Wes was the 3rd pick overall in the 1978 draft by the New Orleans Saints. He was used primarily as a return specialist his rookie year, duties he would rarely be asked to do for the rest of his career. He still managed 35 receptions in limited duty. Wes broke out in his second year, when he had 65 receptions for 1,069 yards and 6 touchdowns. He led the NFL with a career long 85 yard reception. Chandler also made his first All Pro team. He caught 65 balls the following year as well. In 1981, Wes was traded after the 4th game of the season to the San Diego Chargers. He ended up with a career high 69 catches, gaining 1,142 yards and 6 touchdowns. The strike shortened 1982 season was maybe Chandlers best. He snared 49 balls for 1, 032 yards in eight games. He led the NFL with 9 touchdown catches, and 129 receiving yards per game. His 21.1 yards per catch average was the best of his career, and he also made his second All Pro team. Wes caught 58 balls the following year, and was again an All Pro. He followed that up with 52 receptions the next season. 1985 would be Chandler's last as an All Pro, when he caught 67 passes. He set career bests with 1,199 yards and 10 touchdowns as well. Wes caught 56 passes the next year. He was injured in 1987, yet managed to play 12 games and catch 39 passes. Wes then went to the San Francisco 49ers in 1988. He played 4 games for the eventual Super Bowl Champions before retiring. Wes Chandler is know to some as the guy who replaced John Jefferson in Air Coryell during its heights. One of the most famous playoff game in NFL history, The Epic In Miami, saw Chandler catch 6 balls for 106 yards, and score his only punt return touchdown of his career from 56 yards out in the Chargers win. He is a member of the Chargers Hall Of Fame, and was ranked 12th in NFL history in receiving yards and 13th in total receptions in NFL history when he retired. He finished with 559 receptions, 56 touchdowns, and 10,526 all-purpose yards.
Monte was drafted in the 11th round of the 1979 draft by the Washington Redskins. He established himself quickly as a special teams star in his rookie year. He also showed great prowess in pass defense, and soon was part of the dime package, and picked off a pass that year. Monte got to start 10 games the next year and swiped 3 passes for 92 yards. He also had a career high 118 tackles. In 1981, Coleman started in 11 of the 12 games he played. He picked off 3 more balls, and returned one 52 yards for the first touchdown of his career. Monte then went back to being spotted on passing downs mostly. In 1984, he had a career high 10.5 quarterback sacks, and returned 1 interception 49 yards for a score. In 1989, he scored a touchdown on a 24 yard interception. Monte scored the last touchdown of his career in 1993, when he scooped up a fumble and returned it 24 yards. Coleman retired after the 1994 season, his 16th. Of the 215 games he played, he started just 62 of them. His impact was made whenever he took the field, and he was a long time special teams star for the Redskins. He ended up with 999 tackles, 43.5 sacks, 17 interceptions, 14 fumble recoveries, 4 touchdowns, and 3 Super Bowl rings in 4 Super Bowl appearances. When he retired, his 215 games as a Redskin were the most ever until Darrell Green passed him. Monte's stats are very impressive, especially if you consider he never played football until college. What separated him from most, and had him a beloved member of the team, was his leadership both on and off the field. Monte Coleman is one of the 70 Greatest Redskins, and deservedly so.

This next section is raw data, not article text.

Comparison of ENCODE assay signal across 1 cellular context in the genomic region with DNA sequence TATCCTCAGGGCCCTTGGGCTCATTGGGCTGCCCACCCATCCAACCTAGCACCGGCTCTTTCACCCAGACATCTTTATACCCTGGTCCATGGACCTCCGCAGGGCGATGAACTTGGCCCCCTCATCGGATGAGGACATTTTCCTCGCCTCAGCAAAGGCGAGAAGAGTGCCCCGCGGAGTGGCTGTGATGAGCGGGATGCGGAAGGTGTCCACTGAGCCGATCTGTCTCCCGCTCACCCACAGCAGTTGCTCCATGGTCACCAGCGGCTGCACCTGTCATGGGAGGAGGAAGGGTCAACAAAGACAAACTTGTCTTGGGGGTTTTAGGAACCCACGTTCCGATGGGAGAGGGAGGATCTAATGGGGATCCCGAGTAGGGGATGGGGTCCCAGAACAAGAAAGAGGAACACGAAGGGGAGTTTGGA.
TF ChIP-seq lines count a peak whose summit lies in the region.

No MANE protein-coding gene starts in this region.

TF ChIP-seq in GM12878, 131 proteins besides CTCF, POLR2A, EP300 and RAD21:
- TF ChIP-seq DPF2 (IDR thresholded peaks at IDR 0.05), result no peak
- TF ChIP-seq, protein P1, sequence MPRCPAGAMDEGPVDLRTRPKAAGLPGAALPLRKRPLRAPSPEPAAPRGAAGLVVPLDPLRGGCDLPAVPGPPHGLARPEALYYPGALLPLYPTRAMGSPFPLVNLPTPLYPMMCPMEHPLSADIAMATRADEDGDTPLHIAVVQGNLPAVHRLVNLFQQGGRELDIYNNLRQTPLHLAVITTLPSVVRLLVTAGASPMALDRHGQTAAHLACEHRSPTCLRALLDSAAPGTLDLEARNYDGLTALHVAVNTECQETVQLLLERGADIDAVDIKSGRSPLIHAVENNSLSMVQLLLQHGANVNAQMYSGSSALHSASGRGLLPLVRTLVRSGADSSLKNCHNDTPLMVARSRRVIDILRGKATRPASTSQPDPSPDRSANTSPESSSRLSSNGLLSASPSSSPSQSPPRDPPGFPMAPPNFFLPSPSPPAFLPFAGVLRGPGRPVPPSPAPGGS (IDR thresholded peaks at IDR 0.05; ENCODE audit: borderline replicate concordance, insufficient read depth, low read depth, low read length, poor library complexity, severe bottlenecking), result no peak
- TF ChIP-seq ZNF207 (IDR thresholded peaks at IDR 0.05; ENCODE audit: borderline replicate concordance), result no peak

Roy is one of the greatest Cardinals of All Time. He was drafted by the Saint Louis Cardinals in the 4th round of the 1979 draft. He was used on both sides of the ball early in his career as a Wide Receiver and Free Safety. He was used as a return specialist his first two seasons as well. He returned 41 kickoffs for an NFL leading 1,005 yards in his rookie year. He took 1 back for Cardinals record 106 yards. He also caught a 15 yard pass. The next year, he returned punts as well, and had a career best 16 returns for 168 yards. He also scored on a 57 yard return. Playing exclusively as a Free Safety, he intercepted his first pass. In 1981, he had a career high 3 interceptions for 44 yards, the last interceptions of his career. Green also caught 33 passes for 708 yards and 4 touchdowns. His 21.5 yards per catch average were a career high. Roy also had 3 rushing attempts for 60 yards, while scoring on a 44 yard jaunt. In the strike shortened 1982 season, Roy had 32 catches. Playing now just at Wide Receiver, Roy broke out in 1983. He had a career best 78 receptions for 1,227 yards. He led the NFL with a career best 14 touchdown receptions, while making his first All Pro team. He matched his reception total the following year, while leading the NFL with career bests of 1,555 yards and 97.2 yards per game. He also had 12 touchdowns, while making his last All Pro team. Roy battled injuries over the next 3 years, missing 12 games total. He had 135 receptions and 15 touchdowns over that span. In 1988, the Cardinals moved to Phoenix and Green had 68 receptions for 1,097 yards and 7 touchdowns. He matched that touchdown total on 44 receptions, despite missing 4 games because of injuries. 1990 was Roy's last healthy season in the NFL. He snagged 53 balls and scored the last 4 touchdowns of his career. Roy was then traded to the Cleveland Browns after the 1990 season, but was released. He was then picked up by the Philadelphia Eagles. He caught 37 balls in 22 games the next 2 years, before retiring after the 1992 season. Roy was a special player. He had 559 career receptions, 69 touchdowns, a 16 yard per catch average, 4 interceptions, 20 fumble recoveries, and 11,391 totals yards. I am surprised the Cardinals have allowed Anquan Boldin, or any Cardinal, to wear his number. It should have been retired. His 522 receptions with the Cardinals ranks second in franchise history, and his 8,497 receiving yards and 66 receiving touchdowns rank first in Cardinals history.